How Much Does The Department of Defense Love Viagra?

From 2011 through 2014, the Defense Health Agency spent nearly $300 million on impotence drugs for military beneficiaries, including active-duty personnel, retirees, and eligible family members.
From 2011 through 2014, the Defense Health Agency spent nearly $300 million on impotence drugs for military beneficiaries, including active-duty personnel, retirees, and eligible family members.

The Defense Health Agency, a branch of the Department of Defense, reportedly spent more than $84 million in 2014 on medications to treat erection problems. Of that total, $41.6 million, or almost half, was spent on Viagra, the first of the new wave of impotence drugs to hit the market beginning in the late 1990s.

Since 2011, the agency has spent $294 million for impotence drugs — the equivalent of nearly four U.S. Air Force F-35 Joint Strike Fighters.

During 2014 alone, according to DHA data, military beneficiaries — active-duty personnel, retirees, and eligible family members — filled 1.18 million prescriptions for PDE5 inhibitors, the family of impotence drugs that includes Viagra, Levitra, Cialis, Staxyn, and Stendra.

PDE5 Inhibitors

This category of drugs gets its name from their ability to temporarily disable the phosphodiesterase-5 enzyme and thus promote strong blood flow to the penis, facilitating the erectile function.

Although the vast majority of the PDE5 inhibitors are prescribed for impotence, drugs carrying this classification are sometimes prescribed for other purposes. An example of this would be Revatio, which has the same active ingredient — sildenafil citrate — as Viagra but is prescribed for the treatment of pulmonary arterial hypertension — high blood pressure in the lungs.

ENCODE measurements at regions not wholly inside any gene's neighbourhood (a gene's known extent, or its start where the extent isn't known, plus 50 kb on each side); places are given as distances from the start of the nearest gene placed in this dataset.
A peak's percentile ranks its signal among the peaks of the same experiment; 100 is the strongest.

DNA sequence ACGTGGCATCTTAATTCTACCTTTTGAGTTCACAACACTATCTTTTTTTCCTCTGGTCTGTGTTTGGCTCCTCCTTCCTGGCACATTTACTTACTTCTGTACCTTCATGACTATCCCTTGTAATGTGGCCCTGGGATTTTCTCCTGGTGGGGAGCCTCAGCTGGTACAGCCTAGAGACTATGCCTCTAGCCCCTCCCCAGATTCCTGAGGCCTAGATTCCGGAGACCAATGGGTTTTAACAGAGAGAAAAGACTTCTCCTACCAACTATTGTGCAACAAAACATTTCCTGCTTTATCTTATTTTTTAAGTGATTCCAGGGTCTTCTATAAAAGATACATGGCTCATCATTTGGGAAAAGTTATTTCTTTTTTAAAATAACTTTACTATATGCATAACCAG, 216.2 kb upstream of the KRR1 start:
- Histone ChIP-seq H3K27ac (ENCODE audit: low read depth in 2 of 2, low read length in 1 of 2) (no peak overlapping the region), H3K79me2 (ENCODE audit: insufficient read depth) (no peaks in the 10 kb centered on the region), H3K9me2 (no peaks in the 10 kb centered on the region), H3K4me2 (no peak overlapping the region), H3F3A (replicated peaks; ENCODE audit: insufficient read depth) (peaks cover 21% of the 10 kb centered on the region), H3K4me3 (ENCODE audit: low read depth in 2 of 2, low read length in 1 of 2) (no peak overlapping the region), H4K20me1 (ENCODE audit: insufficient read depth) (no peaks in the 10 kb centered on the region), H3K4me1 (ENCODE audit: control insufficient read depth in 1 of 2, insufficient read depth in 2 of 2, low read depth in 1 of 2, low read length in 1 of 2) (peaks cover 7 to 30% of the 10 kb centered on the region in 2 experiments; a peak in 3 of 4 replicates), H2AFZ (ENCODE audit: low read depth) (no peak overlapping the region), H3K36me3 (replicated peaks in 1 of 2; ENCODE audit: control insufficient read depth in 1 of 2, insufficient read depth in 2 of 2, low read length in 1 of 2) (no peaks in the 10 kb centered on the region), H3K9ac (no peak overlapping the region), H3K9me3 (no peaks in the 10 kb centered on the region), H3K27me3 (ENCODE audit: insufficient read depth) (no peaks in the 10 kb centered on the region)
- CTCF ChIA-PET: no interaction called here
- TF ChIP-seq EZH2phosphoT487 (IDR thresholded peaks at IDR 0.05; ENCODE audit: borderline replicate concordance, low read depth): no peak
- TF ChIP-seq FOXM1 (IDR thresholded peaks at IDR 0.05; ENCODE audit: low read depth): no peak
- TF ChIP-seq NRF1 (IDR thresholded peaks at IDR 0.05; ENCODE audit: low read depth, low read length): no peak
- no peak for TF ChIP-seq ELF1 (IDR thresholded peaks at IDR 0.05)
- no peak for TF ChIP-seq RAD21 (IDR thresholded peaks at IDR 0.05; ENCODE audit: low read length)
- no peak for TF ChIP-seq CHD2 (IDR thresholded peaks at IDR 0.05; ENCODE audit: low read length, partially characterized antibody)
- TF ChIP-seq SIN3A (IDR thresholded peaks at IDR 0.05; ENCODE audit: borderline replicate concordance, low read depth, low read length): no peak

Although Revatio was included in the overall DHA data on spending for PDE5 inhibitors, it accounted for just a small portion of overall spending. The DHA reported that 1,699 prescriptions for Revatio were filled in 2014, racking up total costs of $2.24 million.

Viagra Most Popular

As to preferences for impotence drugs among DHA’s military beneficiaries, Viagra was by far the most popular of these drugs. Of the 1.18 million prescriptions for PDE5 inhibitors filled in 2014, 905,083 were for Viagra. Cialis was a distant second, accounting for a total of 185,841 prescriptions with a dollar value of $22.82 million.

Interestingly, less than 10 percent of the prescriptions — 102,885 scripts — for impotence drugs were for active-duty troops. This amounted to a total expenditure of $7.67 million in 2014, according to DHA. Although the DHA data doesn’t clearly identify what percentage of the prescriptions were for veterans, it seems likely that they may account for the lion’s share of spending on impotence drugs.

Data from the Armed Forces Health Surveillance Center indicate the incidence of erection problems among active-duty military men increased sharply from 2004 through 2013.
Data from the Armed Forces Health Surveillance Center indicate the incidence of erection problems among active-duty military men increased sharply from 2004 through 2013.

These reports on DHA spending for impotence drugs come against the backdrop of recent data showing a sharp increase in the incidence of erection problems among active members of the U.S. armed forces.

Psychogenic Impotence

In sharp contrast to their civilian counterparts, men in the military tend to experience a higher percentage of erection problems that are psychogenic in origin. In a recent report the percentage of impotence of psychological origin among military men was 48 percent, almost half the population studied. Among civilians, impotence of psychological origin is said to account for only 10 to 20 percent of all erection problems.